Diapers: We’ll bet this one isn’t much of a shocker. In your diaper bag, be sure to have—diapers. But how many should you bring? The answer depends on your child’s age. Babies relieve themselves around 20 times a day in their first few months of life. But, no worries. You don’t have to change them each time they go—that could get both exhausting and costly. Swapping out that dirty diaper every two to three hours should suffice—though, of course, you know your baby best. 

So, if you’re going to be out and about for, say, five hours, bring 10 diapers with you—plus a few extra for those unexpected moments (surprise!). For older babies or toddlers, you may be able to cut that number back slightly. But it never hurts to be extra prepared, especially when it comes to our unpredictable tiny tots.

Diaper-changing gear: Along with diapers, make sure you have everything else you might need to change your youngster. This includes baby wipes, travel-sized diaper rash cream, small plastic bags for dirty diapers (we like the sealable kind or the kind used to pick up doggy doo-doo that you can easily toss), and hand sanitizer for when you're all finished up. If your baby bag doesn’t come with a changing pad, be sure to bring one along, too.

You can also consider making a diaper-bag caddy. We love this multitasking hack. Rubberband a pack of baby wipes onto the lid of an empty wipe tub. Then, you can store used dirty wipes inside the tub until you can discard them.

Extra clothes: This is for both you and your child. Spitups, spills, blowouts, and any number of mishaps can happen throughout the day. Plan for them, and bring an extra outfit or two for your baby or toddler. For babies, we recommend having an extra footed onesie on hand; that way you don’t have to go digging around for that sock that’s hiding in the depths of your diaper bag. An extra top may be a good idea for you as well, just in case you wind up in the line of fire. (Of course, if you drove to your outing, save the space and leave your change of clothes in the car.)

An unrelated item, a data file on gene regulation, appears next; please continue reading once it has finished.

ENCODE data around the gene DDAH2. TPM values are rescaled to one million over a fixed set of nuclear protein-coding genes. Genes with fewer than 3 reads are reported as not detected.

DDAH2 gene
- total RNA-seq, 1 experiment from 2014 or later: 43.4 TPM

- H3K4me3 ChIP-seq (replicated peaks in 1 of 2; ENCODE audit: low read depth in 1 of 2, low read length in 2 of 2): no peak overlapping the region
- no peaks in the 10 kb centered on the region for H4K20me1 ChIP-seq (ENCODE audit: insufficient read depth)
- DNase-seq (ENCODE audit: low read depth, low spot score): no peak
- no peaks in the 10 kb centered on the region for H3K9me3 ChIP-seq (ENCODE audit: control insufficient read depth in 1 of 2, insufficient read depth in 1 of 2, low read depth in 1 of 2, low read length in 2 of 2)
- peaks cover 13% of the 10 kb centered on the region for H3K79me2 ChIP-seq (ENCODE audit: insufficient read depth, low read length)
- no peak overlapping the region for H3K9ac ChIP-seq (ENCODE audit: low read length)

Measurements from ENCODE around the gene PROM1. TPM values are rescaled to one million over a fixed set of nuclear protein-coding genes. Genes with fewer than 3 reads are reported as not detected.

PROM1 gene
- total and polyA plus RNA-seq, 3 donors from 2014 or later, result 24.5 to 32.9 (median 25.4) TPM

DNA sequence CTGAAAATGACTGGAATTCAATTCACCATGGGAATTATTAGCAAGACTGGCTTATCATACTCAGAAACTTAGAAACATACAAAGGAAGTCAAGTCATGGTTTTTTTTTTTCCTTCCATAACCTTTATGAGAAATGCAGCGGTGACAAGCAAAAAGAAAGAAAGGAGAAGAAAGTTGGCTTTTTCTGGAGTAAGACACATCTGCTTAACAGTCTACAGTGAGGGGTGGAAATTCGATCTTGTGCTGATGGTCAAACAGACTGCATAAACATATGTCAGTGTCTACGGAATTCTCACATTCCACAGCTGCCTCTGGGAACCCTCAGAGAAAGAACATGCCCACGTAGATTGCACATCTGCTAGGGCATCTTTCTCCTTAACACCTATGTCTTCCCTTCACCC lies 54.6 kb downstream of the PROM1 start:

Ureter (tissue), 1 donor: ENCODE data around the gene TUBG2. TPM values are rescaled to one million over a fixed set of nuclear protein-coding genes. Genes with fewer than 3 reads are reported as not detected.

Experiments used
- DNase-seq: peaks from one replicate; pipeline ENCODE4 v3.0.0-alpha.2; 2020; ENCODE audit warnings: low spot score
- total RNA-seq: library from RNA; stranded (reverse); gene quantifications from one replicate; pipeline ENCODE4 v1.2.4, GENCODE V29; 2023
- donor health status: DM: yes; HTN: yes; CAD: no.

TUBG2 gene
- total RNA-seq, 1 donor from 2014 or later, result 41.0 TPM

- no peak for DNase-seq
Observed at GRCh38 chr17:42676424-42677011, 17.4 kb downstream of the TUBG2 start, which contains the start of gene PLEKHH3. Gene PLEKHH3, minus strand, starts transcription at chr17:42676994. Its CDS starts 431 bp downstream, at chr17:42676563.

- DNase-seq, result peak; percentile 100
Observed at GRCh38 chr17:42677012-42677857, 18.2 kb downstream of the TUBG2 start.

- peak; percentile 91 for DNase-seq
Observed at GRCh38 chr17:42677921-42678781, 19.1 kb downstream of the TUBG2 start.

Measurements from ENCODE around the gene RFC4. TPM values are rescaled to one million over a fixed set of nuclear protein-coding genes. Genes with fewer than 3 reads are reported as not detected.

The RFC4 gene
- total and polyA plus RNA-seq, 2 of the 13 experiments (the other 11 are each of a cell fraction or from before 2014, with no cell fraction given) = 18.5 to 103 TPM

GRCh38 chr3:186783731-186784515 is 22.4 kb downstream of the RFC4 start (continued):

Food & Drink: It’s always wise to bring some food and drink for your little one whenever you leave the house. Both babies and toddlers can sometimes abruptly become hungry or thirsty—and when they do, they may want it NOW. Babies should generally eat every two to five hours, depending on their age; think of it as two hours when they’re newborn, and one additional hour every two months up to six months of age. But, ultimately, you may know when your baby is hungry better than anyone—and that they will be. So, be sure to stash a bottle in your diaper bag, especially if you don’t breastfeed.

Toddlers and older children will likely tell you when they’re hungry. If not, just make sure that if they haven’t had a full meal, you give them a snack every two to three hours. Also, pack a pre-filled sippy cup or juice pack so they don’t get thirsty. 

Be careful not to forget about yourself either. If you don’t think you’ll need a little something to chomp on, at a minimum, bring a bottle or thermos of something to drink to stay hydrated.

Burping Cloth: Along with food and drink, if you have a baby, bring a burping cloth with you. This may help cut down on the amount of spillage—saving that extra shirt of yours for next time.

Medicine: If your baby or child takes any medication, it’s imperative to remember to bring it along with you. Double-check this category before you leave. You never want to be left empty-handed when it comes to your child’s health.

One medicine that’s always good to have on hand in any case is Infants’ Mylicon dye-free or original gas drops. That way, they’ll be within reach to help relieve any gassy bouts that may arise. They’ll quickly help break down gas bubbles to help your baby naturally expel them. Bonus: They won’t stay in your infant’s system after their work is done.

(Read about what causes gas and how you can help prevent it here.)

If you have a toddler over two or an older child under 12, it’s also proactive to have Children’s Mylicon Multi-Symptom Tummy Relief with you. These new chewable tablets help quickly soothe multiple symptoms of tummy trouble such as gas, acid buildup, indigestion, and discomfort from overeating. Belly aches in kids are common, so prepare yourself in case one arises. Just be sure to always keep any medication out of little hands’ reach.